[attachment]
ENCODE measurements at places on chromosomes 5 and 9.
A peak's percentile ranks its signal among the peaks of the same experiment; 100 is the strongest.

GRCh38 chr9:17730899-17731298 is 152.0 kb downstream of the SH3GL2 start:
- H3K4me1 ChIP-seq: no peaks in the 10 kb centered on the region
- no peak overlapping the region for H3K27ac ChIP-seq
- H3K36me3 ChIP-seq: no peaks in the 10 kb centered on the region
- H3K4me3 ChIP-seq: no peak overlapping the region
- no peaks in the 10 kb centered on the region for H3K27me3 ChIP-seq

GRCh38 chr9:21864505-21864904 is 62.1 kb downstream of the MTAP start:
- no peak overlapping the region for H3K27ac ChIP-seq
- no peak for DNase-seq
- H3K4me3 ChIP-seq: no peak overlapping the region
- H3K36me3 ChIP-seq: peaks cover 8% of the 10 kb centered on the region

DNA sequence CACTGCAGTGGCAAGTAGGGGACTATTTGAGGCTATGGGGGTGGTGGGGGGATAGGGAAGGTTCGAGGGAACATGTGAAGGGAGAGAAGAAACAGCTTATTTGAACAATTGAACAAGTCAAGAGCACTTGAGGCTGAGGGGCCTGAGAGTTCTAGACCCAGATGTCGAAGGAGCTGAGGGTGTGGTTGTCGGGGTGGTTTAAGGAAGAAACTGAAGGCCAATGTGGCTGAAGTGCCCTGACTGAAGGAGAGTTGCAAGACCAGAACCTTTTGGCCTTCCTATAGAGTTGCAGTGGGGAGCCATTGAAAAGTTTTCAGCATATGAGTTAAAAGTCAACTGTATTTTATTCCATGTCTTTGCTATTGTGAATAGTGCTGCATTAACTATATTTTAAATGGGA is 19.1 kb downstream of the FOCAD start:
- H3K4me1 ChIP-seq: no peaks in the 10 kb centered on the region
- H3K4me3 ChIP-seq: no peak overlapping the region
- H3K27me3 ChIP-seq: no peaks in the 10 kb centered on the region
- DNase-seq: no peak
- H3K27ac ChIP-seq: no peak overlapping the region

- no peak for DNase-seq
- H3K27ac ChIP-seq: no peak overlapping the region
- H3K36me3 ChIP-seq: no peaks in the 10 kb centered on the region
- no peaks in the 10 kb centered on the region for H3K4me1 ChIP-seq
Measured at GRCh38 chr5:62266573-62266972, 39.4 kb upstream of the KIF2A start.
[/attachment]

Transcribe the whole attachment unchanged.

ENCODE measurements at places on chromosomes 5 and 9.
A peak's percentile ranks its signal among the peaks of the same experiment; 100 is the strongest.

GRCh38 chr9:17730899-17731298 is 152.0 kb downstream of the SH3GL2 start:
- H3K4me1 ChIP-seq: no peaks in the 10 kb centered on the region
- no peak overlapping the region for H3K27ac ChIP-seq
- H3K36me3 ChIP-seq: no peaks in the 10 kb centered on the region
- H3K4me3 ChIP-seq: no peak overlapping the region
- no peaks in the 10 kb centered on the region for H3K27me3 ChIP-seq

GRCh38 chr9:21864505-21864904 is 62.1 kb downstream of the MTAP start:
- no peak overlapping the region for H3K27ac ChIP-seq
- no peak for DNase-seq
- H3K4me3 ChIP-seq: no peak overlapping the region
- H3K36me3 ChIP-seq: peaks cover 8% of the 10 kb centered on the region

DNA sequence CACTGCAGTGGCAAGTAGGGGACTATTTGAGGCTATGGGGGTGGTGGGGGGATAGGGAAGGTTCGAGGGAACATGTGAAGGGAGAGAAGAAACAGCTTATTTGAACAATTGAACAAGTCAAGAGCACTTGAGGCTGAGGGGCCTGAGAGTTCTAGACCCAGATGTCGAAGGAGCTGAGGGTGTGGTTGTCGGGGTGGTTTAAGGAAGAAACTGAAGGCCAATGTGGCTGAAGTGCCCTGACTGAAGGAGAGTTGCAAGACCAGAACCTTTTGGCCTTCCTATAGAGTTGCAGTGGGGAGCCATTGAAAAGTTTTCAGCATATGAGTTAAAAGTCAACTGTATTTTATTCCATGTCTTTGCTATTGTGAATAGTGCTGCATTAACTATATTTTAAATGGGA is 19.1 kb downstream of the FOCAD start:
- H3K4me1 ChIP-seq: no peaks in the 10 kb centered on the region
- H3K4me3 ChIP-seq: no peak overlapping the region
- H3K27me3 ChIP-seq: no peaks in the 10 kb centered on the region
- DNase-seq: no peak
- H3K27ac ChIP-seq: no peak overlapping the region

- no peak for DNase-seq
- H3K27ac ChIP-seq: no peak overlapping the region
- H3K36me3 ChIP-seq: no peaks in the 10 kb centered on the region
- no peaks in the 10 kb centered on the region for H3K4me1 ChIP-seq
Measured at GRCh38 chr5:62266573-62266972, 39.4 kb upstream of the KIF2A start.